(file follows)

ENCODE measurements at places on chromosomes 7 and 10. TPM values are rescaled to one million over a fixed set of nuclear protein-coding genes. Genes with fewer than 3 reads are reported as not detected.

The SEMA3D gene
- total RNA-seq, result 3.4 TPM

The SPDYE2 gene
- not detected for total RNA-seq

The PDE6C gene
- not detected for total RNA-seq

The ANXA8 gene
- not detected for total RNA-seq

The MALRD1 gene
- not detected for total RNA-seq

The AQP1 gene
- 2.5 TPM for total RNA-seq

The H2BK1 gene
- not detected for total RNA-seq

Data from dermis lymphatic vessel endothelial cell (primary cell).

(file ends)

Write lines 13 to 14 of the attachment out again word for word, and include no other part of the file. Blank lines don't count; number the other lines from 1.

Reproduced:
- 2.5 TPM for total RNA-seq

The H2BK1 gene